When he released "Bitches Brew" in 1970, Miles Davis opened up a new angle to jazz which stirred up emotions like no other record before. Some critics accused Davis of selling out, while the public bought it like crazy. It is one of the most examined albums of all time, even garnering a box set of the sessions. To date, "Bitches Brew" is one of the top selling jazz albums of all time. "Miles Electric: A Different Kind of Blue" examines the next step in the creative process…performing these songs live. The 1970 Isle of Wight featured an array of performers from The Who to Jethro Tull to Joni Mitchell. With improvisation playing a big role in the performance, the band (Jack DeJohnette, Chick Corea, Keith Jarrett, Gary Bartz and Dave Holland) had to be "on", yet ready to change on the fly. Directed by award-winning producer Murray Lerner, "Miles Electric" sits down with several of the performers who played with Miles, interspersed with his 1970 Isle of Wight performance, as well as artists such as Carlos Santana and Joni Mitchell, who describe the impact Miles Davis had towards music.
One of a number of Art Blakey albums titled after "Night In Tunisia" – and most likely the best! The tune is a perfect fit for the Blakey Jazz Messengers format – long, rhythmic, really stretching out, yet allowing plenty of space for the horn players to solo. Players include Bobby Timmons on piano, Lee Morgan on trumpet, and Wayne Shorter on tenor – a killer lineup that's in really classic form here – driven on nicely by Blakey's drums and bass work by Jymie Merritt. Titles include "Night In Tunisia", with Blakey thundering through impeccably – plus the tracks "Yama", "Kozo's Waltz", and a version of Timmons' great "So Tired".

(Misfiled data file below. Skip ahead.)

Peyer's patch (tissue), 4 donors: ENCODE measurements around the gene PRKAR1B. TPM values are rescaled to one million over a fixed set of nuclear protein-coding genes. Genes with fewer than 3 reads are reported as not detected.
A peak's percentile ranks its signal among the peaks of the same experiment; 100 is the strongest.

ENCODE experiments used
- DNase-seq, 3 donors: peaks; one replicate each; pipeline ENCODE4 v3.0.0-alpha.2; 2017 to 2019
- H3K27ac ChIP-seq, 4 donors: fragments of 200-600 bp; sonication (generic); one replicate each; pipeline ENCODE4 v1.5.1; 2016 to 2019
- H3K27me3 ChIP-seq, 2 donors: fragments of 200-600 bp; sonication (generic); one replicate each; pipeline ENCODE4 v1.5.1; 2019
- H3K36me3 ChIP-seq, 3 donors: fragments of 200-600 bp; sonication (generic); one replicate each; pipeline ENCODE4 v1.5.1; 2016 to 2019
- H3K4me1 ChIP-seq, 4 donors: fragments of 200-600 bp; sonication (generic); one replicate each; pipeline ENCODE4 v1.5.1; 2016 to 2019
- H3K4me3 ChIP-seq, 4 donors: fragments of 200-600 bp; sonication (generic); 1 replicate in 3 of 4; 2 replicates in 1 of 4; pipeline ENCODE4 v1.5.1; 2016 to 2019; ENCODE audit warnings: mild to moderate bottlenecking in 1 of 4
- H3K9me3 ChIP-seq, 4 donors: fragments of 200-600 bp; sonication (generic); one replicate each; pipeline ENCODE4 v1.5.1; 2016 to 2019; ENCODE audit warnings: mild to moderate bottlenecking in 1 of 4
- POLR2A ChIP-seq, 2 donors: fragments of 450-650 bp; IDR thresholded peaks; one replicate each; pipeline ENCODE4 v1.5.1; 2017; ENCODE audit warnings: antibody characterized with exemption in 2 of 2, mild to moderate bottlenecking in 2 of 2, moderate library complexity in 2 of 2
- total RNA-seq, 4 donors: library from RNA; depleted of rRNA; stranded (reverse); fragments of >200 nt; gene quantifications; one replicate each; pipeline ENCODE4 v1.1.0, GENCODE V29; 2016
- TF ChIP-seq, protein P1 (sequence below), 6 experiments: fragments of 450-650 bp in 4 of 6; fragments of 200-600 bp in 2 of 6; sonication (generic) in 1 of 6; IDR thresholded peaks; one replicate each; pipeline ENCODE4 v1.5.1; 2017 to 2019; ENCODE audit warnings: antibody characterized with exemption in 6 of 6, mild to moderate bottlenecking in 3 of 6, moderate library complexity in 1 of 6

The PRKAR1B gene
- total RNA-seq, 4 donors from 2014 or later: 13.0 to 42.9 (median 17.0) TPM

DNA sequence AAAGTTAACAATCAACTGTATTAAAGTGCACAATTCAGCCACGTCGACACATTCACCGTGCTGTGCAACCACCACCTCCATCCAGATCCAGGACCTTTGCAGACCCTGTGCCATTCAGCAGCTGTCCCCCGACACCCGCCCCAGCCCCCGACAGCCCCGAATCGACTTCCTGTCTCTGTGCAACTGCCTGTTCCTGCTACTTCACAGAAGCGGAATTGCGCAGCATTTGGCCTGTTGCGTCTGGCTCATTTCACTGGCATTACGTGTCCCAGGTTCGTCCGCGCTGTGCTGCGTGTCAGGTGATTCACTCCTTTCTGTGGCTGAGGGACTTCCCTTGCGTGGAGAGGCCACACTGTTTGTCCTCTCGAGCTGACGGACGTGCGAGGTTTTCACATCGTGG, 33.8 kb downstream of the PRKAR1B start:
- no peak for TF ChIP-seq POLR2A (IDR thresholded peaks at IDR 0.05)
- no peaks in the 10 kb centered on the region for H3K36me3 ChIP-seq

A must-have for collectors of sublime historical recordings, this re-release of Fournier and Gulda's 1960 recording is equally appropriate for listeners seeking their first recording of Beethoven's works for cello and piano. Fournier's commitment to the exploration of the Beethoven sonatas and variations is clear; he made three complete recordings of the works over the course of his career – the first with Artur Schnabel in 1947, this one with Friedrich Gulda in 1960, and finally with pianist Wilhelm Kempff in 1965.